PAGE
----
INDORSEMENT. (Latin I n dorsum, on the back. I Spelled also endorse ment. In Scotland the word used is often ' ind orsat ion. " The indorsement of a bill (or cheque, is the writing, signed by the holder, upon the back by which a bill (or cheque) payable to order is transferred from one person to another. The simple signature of an indorser is a valid indorsement, and it is not invalid by reason of its being written in pencil.
" Indorsement " means an indorsement completed by delivery.
It is possible for a signature to be placed upon the back of a cheque and yet not operate as an indorsement. Ali. Justice Byles said in Keene v. Beard (1860, 8C .B.N.S. 372) : " It is true that a man's name and very often is, written on the back of a cheque without any idea of rendering him self liable as an indorser. Indeed, one of the best receipts is the placing on the back of the instrument the name of the person who has received payment of it. Such an entry of the name on the instrument is not an indorsement." The requisites of a valid indorsement are given in Section 32 of the Bills of Exchange Act, 1882 :— " An indorsement in order to operate as a negotiation must comply with the following conditions, namely : " (1) It must be written on the bill itself and be signed by the indorser. The simple signature of the indorser on the bill, without additional words, is sufficient. An indorsement written on an allonge, or on a ' copy ' of a bill issued or nego tiated in a country where ' copies ' are recognised, is deemed to be written on the bill itself.
" .2' It must be an indorsement of the entire bill. A partial indorsement, that is to say, an indorsement which purports to transfer to the indorsee a part only of the amount payable, or which purports to transfer the bill to two or more indorsees severally, does not operate as a negotiation of the bill.
" (3 Where a bill is payable to the order of two or more payees or indorsees who are not partners all must indorse, unless the one indorsing has authority to indorse for the others.
" -I \Vbere, in a bill payable to order. the payee or indorsee is wrongly designated, or his name is mis spelt, he may indorse the bill as therein described, adding, if he think fit, his proper signature.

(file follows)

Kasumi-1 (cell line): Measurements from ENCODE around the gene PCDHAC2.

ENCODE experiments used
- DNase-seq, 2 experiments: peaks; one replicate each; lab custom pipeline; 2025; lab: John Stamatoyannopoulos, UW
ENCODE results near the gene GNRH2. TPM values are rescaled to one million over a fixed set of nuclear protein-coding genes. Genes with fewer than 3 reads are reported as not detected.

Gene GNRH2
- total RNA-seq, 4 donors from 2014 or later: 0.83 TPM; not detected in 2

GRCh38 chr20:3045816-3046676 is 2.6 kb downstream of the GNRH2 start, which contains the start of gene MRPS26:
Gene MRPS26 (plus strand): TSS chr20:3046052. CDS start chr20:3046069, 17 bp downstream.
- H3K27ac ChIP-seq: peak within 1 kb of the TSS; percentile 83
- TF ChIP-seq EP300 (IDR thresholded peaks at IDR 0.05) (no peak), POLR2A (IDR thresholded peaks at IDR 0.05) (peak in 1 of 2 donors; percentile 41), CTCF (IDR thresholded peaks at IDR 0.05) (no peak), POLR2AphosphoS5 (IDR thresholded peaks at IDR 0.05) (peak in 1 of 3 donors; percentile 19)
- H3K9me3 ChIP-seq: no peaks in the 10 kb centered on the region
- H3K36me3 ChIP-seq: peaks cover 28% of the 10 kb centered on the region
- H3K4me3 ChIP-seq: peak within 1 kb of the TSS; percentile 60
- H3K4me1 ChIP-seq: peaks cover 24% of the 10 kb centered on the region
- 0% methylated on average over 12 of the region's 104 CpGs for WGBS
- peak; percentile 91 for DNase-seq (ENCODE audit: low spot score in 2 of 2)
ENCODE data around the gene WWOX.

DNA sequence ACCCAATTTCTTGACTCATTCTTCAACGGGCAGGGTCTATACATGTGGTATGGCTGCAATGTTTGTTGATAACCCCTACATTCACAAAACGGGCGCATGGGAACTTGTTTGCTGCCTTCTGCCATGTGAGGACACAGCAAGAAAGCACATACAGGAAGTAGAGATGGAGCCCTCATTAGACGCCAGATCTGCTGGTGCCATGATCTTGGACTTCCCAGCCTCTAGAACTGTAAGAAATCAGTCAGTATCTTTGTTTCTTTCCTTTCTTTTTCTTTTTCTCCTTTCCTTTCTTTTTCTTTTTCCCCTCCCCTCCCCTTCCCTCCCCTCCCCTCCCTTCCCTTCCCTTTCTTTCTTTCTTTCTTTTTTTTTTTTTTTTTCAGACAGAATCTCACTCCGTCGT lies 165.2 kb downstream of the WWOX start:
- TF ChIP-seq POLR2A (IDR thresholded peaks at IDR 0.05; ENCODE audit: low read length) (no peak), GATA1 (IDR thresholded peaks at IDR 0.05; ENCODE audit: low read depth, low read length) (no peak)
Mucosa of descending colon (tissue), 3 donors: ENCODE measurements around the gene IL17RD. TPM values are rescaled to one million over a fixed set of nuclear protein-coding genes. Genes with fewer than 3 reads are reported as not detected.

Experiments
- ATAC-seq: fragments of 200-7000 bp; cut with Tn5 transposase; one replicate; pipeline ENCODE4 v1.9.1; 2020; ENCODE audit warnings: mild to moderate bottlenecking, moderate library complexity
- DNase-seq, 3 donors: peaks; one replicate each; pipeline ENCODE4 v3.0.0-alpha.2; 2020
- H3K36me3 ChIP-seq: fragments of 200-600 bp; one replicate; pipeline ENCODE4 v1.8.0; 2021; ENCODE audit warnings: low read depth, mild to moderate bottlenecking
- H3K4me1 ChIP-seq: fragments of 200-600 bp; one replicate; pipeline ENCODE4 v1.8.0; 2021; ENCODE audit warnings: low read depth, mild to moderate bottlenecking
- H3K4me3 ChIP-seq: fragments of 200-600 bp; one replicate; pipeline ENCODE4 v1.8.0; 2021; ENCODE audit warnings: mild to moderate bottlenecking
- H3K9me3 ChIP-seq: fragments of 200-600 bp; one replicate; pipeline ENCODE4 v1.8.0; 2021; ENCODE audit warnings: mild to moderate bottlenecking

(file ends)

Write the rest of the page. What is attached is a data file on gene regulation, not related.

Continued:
" 15 Where there are two or more indorse ments on a bill, each indorsement is deemed to have been made in the order in which it appears on the bill, until the contrary is proved.
" An indorsement may be made in blank or special. It may also contain terms making it restrictive." There are four kinds of indorsements, a conditional indorsement, an indorsement in blank, a special indorsement , and a restrictive indorsement.
_X cond Atonal indorsk mem is referred to in Section 33 : " Where a bill purports to be indorsed con ditionally the condition may be disregarded by the payer, and payment to the indorsee is valid whether the condition has been fulfilled or not." An indorsement in blank and a special indorsement are explained in Section 34 : " (1) An indorsement in blank specifies no indorsee, and a bill so indorsed becomes payable to bearer.
" 21 A special indorsement specifies the person to whom, or to whose order, the bill is to be payable.
" The provisions of this Act relating to a payee apply with the necessary modifications to an indorsee under a special indorsement.
a When a bill has been indorsed in blank, any holder may convert the blank indorsement into a special indorsement by \triting above the indorser's signature a direction to pay the bill to or to the order of himself or some other person." A restrictive indorsement is defined in Section 35 : " (1) An indorsement is restrictive which prohibits the further negotiation of the bill or which expresses that it is a mere authority to deal with the bill as thereby directed and not a transfer of the ownership thereof, as, for example, if a bill be indorsed ' Pay D. only,' or ' Pay D. for the account of X.,' or pay D. or order for collection.' " (2) A restrictive indorsement gives the indorsee the right to receive pay ment of the bill and to sue any party thereto that his indorser could have sued, but gives him no power to transfer his rights as indorsee unless it expressly authorise him to do so.